Pseudepigrapha. Writings ascribed to some other than their real author, generally with a view to giving them an enhanced authority. The term is used esp. of the pseudonymous Jewish works, dating from the centuries immediately before and after the beginning of the Christian era, which were not included
Harper’s Bible Dictionary

Old Testament Pseudepigrapha Iiirejected Scriptures Apocrypha

Pseudepigrapha
PseudepigraphaPseudepigrapha (so̅o̅-duh-pigʹruh-fuh; Gk., ‘writings with false superscriptions’), a collection of some sixty-five documents connected with but not part of the ot and written by Jews or Christians, for the most part during the three centuries before and the two centuries after the beginning
IiirejectedPseudepigrapha
Nelson’s New Illustrated Bible Dictionary
Old Testament Pseudepigrapha Iiirejected ScripturesPseudepigrapha
PSEUDEPIGRAPHA — a collection of Jewish books containing various forms of literature, using names of famous people in Israel’s history for the titles of the books. The real authors are unknown. Such names as Ezra, Baruch, Enoch, Solomon, Moses, and Adam are used to add authority to the writing.A few
A Dictionary of Christian Biography, Literature, Sects and Doctrines, Volumes I–IV
Pseudepigrapha in the Fathers
PSEUDEPIGRAPHA IN THE FATHERS.—In the present article we give references to notices occurring in the earlier Christian writers to a variety of ancient books and shorter documents, some falsely ascribed to the personages of Scripture, others being apocryphal accounts of their life, or of some part of
  • 1 (Ethiopic Apocalypse of) Enoch (Jewish, c. 200 BCE–50 BCE) (Apocalyptic and related works)

  • 2 (Slavonic Apocalypse of) Enoch (Jewish, c. 30 BCE–70 CE) (Apocalyptic and related works)

  • 3 (Hebrew Apocalypse of) Enoch (Jewish, in present form from c. 108 CE-135 CE) (Apocalyptic and related works)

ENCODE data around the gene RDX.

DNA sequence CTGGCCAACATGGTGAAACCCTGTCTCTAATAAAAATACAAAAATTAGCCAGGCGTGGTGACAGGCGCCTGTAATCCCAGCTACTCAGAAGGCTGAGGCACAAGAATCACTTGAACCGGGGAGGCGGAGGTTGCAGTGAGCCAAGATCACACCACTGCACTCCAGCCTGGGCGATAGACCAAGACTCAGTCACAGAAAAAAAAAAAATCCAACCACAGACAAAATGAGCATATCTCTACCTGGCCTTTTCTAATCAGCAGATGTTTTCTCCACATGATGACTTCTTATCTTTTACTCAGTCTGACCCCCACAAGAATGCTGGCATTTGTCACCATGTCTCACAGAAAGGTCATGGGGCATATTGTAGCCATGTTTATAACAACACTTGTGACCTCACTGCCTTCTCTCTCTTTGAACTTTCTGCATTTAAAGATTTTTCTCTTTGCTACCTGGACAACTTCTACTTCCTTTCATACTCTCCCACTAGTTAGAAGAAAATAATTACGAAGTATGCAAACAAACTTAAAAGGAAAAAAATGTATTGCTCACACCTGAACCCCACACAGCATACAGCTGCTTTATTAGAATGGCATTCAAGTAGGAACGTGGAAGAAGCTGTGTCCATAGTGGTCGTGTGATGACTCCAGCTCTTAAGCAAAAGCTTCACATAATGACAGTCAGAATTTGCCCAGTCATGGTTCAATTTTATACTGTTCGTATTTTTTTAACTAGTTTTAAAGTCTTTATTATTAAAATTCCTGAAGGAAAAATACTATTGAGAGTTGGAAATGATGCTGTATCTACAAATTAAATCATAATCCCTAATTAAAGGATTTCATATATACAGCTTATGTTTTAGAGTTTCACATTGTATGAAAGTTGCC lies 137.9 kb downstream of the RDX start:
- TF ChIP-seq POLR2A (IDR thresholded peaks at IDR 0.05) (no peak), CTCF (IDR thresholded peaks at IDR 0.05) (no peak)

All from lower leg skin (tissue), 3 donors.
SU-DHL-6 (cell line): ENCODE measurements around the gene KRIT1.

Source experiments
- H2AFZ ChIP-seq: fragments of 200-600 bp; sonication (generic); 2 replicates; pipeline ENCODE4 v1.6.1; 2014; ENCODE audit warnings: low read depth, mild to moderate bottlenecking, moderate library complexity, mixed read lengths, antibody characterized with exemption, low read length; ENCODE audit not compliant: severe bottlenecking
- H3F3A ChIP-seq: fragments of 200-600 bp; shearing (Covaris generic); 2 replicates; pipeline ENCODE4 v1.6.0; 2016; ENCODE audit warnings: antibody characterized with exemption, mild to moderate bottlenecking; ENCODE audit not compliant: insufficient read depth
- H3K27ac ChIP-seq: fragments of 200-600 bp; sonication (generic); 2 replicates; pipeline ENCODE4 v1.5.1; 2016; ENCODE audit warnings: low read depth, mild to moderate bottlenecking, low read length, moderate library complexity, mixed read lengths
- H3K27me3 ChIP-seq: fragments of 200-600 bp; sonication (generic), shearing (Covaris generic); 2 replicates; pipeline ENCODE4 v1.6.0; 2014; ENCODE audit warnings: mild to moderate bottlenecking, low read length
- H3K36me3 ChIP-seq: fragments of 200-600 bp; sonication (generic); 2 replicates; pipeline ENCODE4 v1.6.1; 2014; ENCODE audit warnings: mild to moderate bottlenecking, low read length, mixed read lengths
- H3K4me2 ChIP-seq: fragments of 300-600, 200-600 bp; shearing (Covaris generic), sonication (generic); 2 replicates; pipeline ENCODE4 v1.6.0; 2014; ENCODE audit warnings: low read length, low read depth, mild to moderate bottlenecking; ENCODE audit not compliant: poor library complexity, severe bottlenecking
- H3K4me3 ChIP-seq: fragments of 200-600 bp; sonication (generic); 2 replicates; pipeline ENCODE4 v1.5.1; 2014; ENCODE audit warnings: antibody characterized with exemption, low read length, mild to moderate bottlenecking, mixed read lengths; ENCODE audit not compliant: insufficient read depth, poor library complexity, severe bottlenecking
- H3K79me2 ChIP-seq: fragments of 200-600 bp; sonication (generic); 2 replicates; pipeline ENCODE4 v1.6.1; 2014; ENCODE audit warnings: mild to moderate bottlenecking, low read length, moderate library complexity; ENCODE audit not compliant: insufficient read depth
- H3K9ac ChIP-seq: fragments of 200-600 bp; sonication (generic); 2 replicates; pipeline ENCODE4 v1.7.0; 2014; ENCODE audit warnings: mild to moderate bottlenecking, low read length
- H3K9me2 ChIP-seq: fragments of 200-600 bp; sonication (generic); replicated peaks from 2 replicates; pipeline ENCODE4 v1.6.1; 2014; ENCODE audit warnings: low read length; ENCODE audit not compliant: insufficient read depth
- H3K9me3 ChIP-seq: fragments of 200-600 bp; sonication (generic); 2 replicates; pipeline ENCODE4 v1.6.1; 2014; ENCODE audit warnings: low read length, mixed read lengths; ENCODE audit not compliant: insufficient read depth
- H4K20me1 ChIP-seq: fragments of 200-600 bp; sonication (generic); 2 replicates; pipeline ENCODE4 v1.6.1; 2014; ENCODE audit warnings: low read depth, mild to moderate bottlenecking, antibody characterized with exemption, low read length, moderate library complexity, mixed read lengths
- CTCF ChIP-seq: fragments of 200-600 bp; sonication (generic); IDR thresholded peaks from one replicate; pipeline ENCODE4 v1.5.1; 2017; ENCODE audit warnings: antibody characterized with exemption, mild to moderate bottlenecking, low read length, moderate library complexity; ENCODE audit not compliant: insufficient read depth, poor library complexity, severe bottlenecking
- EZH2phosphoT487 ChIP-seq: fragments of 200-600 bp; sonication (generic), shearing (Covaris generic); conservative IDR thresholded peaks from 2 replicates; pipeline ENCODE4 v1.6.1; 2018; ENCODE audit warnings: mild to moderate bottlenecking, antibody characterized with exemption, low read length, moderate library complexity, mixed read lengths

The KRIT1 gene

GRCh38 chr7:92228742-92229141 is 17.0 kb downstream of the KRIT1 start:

• Sibylline Oracles (both Jewish and Christian, c. 2nd cent. BCE–7th cent. CE) (Apocalyptic and related works)

  • Treatise of Shem (c. near end of first cent. BCE) (Apocalyptic and related works)

  • Apocryphon of Ezekiel (mostly lost, original form c. late 1st cent. BCE) (Apocalyptic and related works)

  • Apocalypse of Zephaniah (mostly lost, original form c. late 1st cent. BCE) (Apocalyptic and related works)

  • 4 Ezra (original Jewish form after 70 CE, final Christian additions later) (Apocalyptic and related works)

  • Greek Apocalypse of Ezra (present form is Christian c. 9th cent. CE with both Jewish and Christian sources) (Apocalyptic and related works)

  • Vision of Ezra (a Christian document dating from 4th to 7th cent. CE) (Apocalyptic and related works)

  • Questions of Ezra (Christian, but date is imprecise) (Apocalyptic and related works)

  • Revelation of Ezra (Christian and sometime before 9th cent. CE) (Apocalyptic and related works)

  • Apocalypse of Sedrach (present form is Christian from c. 5th cent. with earlier sources) (Apocalyptic and related works)

  • 2 (Syriac Apocalypse of) Baruch (Jewish, from c. 100 CE) (Apocalyptic and related works)

  • 3 (Greek Apocalypse of) Baruch (Christian utilizing Jewish sources, c. 1st–2nd cent. CE) (Apocalyptic and related works)

  • Apocalypse of Abraham (Jewish primarily, c. 70–150 CE) (Apocalyptic and related works)

  • Apocalypse of Adam (Gnostic derived from Jewish sources from c. the 1st cent. CE) (Apocalyptic and related works)

  • Apocalypse of Elijah (both Jewish and Christian, c. 150–275 CE) (Apocalyptic and related works)

  • Apocalypse of Daniel (present form c. 9th cent. CE, but contains Jewish sources from c. 4th cent. CE). (Apocalyptic and related works)